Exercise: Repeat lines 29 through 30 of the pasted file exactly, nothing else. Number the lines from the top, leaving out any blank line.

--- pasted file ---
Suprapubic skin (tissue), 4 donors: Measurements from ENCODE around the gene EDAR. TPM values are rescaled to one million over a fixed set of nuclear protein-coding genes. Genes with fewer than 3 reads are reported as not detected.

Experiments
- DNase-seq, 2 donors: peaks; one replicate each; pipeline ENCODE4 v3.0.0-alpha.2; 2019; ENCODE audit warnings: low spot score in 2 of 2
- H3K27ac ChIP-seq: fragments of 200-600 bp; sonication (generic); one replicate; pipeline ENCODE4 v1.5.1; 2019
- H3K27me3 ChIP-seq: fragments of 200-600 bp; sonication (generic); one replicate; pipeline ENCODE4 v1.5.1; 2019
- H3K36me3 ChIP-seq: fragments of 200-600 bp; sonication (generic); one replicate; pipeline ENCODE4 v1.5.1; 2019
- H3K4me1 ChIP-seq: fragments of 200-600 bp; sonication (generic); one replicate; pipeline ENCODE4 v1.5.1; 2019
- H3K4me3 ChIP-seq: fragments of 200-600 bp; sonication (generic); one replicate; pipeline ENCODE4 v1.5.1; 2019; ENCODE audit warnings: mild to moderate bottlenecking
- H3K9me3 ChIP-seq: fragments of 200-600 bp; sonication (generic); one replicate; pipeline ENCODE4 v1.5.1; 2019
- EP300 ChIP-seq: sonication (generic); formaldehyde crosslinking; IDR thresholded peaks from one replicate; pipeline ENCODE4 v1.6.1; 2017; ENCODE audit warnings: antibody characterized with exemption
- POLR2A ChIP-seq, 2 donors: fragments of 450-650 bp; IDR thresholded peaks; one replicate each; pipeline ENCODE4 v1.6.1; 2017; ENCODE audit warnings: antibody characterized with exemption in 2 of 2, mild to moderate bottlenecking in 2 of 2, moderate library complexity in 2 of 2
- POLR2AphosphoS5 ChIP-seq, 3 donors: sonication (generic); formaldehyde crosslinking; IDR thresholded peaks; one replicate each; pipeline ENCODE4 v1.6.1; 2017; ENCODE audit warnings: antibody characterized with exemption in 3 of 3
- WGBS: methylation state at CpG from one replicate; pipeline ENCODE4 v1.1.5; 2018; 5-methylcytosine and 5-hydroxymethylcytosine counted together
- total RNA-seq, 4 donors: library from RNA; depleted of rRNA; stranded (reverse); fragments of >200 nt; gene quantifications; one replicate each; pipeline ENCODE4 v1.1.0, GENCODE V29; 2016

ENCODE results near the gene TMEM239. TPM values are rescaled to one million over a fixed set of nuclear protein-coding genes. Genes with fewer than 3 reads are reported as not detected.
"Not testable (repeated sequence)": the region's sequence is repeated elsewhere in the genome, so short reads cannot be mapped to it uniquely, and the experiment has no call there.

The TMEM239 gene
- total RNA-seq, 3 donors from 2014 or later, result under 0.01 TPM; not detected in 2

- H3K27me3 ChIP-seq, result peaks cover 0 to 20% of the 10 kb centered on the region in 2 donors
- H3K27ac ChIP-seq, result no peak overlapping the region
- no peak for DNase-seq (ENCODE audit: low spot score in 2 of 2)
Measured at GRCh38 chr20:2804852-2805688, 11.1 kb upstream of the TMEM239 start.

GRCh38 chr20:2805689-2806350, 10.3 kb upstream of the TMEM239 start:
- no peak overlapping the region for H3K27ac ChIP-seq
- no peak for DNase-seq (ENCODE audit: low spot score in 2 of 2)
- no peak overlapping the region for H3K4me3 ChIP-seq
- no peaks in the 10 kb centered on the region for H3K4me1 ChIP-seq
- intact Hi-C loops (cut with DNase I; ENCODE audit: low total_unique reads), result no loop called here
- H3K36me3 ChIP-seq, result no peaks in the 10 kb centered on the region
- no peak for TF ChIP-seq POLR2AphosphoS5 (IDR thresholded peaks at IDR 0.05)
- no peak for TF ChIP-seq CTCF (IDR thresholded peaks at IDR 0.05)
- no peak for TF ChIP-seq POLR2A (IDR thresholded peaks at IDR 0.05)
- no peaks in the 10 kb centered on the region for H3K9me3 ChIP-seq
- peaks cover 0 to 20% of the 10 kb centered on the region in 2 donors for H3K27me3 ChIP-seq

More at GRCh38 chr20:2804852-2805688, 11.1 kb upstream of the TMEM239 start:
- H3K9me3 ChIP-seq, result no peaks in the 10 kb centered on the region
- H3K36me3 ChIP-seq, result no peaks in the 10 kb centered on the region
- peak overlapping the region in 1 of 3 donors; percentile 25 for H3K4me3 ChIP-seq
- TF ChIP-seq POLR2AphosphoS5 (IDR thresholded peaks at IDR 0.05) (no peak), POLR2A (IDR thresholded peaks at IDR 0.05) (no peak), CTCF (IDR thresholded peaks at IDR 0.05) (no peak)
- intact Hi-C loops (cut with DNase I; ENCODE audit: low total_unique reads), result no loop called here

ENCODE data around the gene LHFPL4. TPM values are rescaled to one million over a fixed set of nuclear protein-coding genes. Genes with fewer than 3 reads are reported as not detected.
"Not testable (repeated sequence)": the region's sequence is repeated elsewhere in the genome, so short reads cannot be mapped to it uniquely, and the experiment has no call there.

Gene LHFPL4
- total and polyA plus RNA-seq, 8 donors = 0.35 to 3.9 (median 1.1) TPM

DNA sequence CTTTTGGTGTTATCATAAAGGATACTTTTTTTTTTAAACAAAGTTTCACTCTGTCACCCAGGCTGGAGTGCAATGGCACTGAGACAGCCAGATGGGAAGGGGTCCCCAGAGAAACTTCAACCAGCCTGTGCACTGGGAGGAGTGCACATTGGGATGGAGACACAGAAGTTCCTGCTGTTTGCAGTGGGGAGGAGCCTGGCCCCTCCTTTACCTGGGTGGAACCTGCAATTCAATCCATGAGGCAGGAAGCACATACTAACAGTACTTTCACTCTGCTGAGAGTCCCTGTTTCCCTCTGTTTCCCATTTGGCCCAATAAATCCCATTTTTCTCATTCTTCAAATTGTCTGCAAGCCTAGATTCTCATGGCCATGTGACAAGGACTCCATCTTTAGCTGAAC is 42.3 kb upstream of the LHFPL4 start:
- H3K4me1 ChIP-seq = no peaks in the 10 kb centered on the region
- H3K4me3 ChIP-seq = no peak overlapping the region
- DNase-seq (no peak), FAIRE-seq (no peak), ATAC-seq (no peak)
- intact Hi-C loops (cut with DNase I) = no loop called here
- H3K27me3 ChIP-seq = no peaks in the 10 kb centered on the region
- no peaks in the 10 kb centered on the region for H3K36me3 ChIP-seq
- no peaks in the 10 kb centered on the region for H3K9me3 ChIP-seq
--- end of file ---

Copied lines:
- H3K36me3 ChIP-seq, result no peaks in the 10 kb centered on the region
- no peak for TF ChIP-seq POLR2AphosphoS5 (IDR thresholded peaks at IDR 0.05)